Istanbul was the first stop on my sabbatical trip as it was the furthest Easyjet would take me from London towards my eventual intended destination – New Zealand for my cousin’s wedding in February. I had been warned that the weather would be crap in December, that the taxi drivers would rip you off, and about the various scams, including the one where the unsuspecting traveller is lured by the offer of friendship, booze & company of hot women; which had all made me slightly anxious. However, as I found out, there was nothing to worry about… apart from the undercover police we ran away from (more on that later).
Despite the previously mentioned scams, all the Turks I befriended on the street were all pretty nice guys, most of them trying to sell me stuff or get me to eat at their overpriced restaurants. Most of the hostels are dotted around the historic centre, so once you had a chat to one of guys on the street corners, you then had a friend to chat to for the duration of the stay who would give you a high five every single day. One of them happened to be going abroad for the first time, to Thailand of all places, around the same time as me – so we swapped details and we’ll be meeting up somewhere for a beer in a few weeks time.
Apart from the street hawkers, I also met up with a native friend and a bunch of locals I got in touch with through couchsurfing. There were some interesting, heated discussions about the political situation, some people concerned about the lack of press freedom, the current Islamic political trends and the overblown deification of Ataturk, whilst others thought this was all grossly exaggerated. At one of the meetups, there was a suspicion that two of the group in attendance were in fact incognito policemen trying to eardrop in on these conversations so we lost them on the side streets. It may have been slight paranoia, but it makes a good story anyway, plus it made me feel like Jason Borne. My fellow couchurfers (the fountain of all local knowledge and everything that is good and noble about this world) lead to me to a club the name of which I forget, where the DJ spun a really electic mix – think of a flamenco track followed by reggae followed by klezmer and so on. This was followed by a band on stage which blew me away – I’ll upload a video excerpt here soon of them playing which I don’t really think does them justice.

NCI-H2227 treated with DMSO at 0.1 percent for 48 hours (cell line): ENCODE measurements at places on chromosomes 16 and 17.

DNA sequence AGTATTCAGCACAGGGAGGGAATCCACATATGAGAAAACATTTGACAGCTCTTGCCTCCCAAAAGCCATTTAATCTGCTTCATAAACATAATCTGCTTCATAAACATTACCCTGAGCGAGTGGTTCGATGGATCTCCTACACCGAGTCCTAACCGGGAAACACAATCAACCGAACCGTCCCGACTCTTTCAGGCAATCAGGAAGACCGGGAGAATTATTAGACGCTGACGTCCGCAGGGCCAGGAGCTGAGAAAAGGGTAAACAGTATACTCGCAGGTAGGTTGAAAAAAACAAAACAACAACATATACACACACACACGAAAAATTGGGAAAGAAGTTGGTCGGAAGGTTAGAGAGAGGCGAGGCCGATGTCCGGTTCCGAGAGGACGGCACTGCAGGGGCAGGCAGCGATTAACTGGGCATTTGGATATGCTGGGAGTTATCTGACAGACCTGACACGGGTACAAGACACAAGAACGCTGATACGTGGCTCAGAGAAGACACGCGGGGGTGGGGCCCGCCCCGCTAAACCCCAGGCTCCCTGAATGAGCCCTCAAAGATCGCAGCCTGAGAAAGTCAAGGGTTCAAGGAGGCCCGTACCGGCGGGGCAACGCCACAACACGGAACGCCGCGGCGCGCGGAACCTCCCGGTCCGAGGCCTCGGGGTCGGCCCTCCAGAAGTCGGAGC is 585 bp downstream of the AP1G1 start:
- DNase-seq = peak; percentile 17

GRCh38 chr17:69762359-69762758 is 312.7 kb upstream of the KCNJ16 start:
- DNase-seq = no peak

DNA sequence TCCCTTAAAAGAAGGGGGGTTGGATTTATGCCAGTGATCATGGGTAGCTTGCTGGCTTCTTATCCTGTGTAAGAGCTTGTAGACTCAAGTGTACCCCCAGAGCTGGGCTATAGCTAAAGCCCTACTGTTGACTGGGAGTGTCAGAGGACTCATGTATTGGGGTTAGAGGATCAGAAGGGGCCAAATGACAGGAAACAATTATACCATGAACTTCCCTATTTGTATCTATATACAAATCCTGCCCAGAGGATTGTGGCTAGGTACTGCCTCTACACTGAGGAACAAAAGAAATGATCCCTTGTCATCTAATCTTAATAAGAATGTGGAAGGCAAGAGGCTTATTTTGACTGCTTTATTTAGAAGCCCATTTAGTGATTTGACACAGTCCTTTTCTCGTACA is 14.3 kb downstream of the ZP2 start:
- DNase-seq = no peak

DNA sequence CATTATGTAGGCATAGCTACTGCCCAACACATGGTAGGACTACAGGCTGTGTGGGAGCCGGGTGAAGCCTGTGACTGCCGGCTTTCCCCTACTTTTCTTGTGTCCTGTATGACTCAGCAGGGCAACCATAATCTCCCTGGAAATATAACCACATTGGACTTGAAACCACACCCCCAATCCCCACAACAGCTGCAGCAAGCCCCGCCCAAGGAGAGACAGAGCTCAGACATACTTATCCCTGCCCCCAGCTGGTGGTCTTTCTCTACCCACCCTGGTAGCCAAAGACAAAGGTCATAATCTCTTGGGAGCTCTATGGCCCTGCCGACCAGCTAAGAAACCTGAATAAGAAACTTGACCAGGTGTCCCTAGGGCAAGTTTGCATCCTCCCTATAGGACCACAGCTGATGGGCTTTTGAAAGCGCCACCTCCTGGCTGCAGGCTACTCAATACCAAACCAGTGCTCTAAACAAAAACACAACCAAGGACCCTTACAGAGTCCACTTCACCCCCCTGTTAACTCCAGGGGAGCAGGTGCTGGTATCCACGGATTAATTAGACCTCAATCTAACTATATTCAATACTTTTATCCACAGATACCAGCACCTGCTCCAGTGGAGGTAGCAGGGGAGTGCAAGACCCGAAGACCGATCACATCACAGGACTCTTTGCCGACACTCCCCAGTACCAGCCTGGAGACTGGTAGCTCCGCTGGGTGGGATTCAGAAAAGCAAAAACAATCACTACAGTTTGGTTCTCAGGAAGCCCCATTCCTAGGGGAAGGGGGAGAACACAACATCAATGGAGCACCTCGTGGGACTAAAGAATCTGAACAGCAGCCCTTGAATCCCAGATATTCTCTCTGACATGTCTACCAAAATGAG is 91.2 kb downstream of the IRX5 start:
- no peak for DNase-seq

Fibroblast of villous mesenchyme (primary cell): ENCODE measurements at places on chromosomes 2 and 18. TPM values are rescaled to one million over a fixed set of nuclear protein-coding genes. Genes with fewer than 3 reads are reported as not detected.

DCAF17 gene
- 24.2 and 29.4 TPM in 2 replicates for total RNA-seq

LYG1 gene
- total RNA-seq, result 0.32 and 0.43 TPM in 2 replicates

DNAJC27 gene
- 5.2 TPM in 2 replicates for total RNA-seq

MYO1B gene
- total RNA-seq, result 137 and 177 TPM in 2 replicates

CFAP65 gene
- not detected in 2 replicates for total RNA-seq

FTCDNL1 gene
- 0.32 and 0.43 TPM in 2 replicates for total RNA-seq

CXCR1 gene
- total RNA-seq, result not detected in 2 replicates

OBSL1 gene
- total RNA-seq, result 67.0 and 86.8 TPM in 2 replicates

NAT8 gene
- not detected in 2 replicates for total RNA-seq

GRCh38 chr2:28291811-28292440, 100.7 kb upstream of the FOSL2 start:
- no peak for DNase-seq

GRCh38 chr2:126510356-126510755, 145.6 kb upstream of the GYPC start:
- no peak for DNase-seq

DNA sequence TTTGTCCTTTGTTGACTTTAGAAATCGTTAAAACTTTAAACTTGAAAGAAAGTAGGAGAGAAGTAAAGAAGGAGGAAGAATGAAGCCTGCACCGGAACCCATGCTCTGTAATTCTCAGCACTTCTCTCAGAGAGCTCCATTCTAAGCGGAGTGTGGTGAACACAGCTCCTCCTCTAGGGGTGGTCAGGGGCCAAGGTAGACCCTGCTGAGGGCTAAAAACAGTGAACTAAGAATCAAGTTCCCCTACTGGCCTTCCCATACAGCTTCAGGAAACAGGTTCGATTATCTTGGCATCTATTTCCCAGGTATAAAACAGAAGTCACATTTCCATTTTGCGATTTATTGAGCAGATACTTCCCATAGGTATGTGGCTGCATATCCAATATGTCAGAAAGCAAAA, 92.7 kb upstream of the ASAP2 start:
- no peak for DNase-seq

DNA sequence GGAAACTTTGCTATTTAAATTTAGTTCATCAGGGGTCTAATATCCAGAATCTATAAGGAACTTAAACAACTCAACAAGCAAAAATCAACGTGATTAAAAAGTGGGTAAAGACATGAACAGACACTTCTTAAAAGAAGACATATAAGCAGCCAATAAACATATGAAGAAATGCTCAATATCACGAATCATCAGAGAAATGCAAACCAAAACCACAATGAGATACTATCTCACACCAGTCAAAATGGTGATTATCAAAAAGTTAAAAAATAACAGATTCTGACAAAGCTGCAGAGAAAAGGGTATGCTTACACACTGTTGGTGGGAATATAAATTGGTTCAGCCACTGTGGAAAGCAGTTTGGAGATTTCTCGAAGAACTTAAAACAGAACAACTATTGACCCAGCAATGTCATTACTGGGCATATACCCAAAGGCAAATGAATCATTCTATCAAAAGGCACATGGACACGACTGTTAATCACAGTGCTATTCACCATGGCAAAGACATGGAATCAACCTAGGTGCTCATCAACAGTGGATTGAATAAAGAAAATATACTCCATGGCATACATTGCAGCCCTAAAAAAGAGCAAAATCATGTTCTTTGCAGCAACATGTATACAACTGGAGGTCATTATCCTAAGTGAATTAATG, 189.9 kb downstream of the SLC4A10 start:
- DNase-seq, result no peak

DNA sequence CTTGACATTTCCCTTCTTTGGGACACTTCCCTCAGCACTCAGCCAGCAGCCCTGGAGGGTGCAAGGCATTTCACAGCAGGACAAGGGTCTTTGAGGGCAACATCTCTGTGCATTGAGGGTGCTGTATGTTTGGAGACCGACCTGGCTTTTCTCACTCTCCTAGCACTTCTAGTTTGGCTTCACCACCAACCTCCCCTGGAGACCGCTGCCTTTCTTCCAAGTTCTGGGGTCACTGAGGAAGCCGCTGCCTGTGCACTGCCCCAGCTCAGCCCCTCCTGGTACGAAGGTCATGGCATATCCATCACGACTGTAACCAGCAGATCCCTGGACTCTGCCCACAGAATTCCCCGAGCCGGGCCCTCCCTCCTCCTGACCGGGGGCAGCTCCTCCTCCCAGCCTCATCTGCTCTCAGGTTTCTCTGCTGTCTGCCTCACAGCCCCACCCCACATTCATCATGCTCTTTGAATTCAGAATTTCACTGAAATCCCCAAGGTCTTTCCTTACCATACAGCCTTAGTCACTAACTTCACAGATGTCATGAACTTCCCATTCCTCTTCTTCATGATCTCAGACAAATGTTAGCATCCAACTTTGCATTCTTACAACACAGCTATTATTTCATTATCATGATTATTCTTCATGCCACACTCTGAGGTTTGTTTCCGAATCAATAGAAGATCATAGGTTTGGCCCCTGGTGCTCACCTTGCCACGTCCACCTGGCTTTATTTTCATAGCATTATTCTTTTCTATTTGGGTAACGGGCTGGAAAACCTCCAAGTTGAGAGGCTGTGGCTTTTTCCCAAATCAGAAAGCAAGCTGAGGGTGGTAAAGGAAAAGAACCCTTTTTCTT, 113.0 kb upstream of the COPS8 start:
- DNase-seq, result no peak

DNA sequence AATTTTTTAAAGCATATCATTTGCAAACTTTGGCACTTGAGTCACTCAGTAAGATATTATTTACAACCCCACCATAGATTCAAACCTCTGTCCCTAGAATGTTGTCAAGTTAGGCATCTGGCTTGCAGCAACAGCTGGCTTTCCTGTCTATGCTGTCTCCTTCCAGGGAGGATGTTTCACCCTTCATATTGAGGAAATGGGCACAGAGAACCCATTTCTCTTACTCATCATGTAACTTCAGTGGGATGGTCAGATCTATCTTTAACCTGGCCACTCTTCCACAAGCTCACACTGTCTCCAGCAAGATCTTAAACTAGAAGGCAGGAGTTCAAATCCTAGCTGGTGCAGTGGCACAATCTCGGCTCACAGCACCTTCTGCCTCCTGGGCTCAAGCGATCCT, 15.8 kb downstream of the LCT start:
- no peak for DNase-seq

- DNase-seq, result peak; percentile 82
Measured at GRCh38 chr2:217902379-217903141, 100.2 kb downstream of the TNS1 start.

Incidentally, a word about the food if you head to Istanbul – don’t just eat kebabs. Yes they are cheap (4 lira – the equivalent of 1 pound 35 pence) but you’d be a fool to miss out on the rest of the food that Istanbul has to offer – the meze platters I had, which are a mix of cold appetizers, were phenomenal.
A staple of Turkish cuisine in the meze is aubergine – they have numerous types of dishes made from the vegetable, all delicious – even normally I don’t actually like it at all. (the same could be said about beans and when I tried feijoida for the first time in Brazil)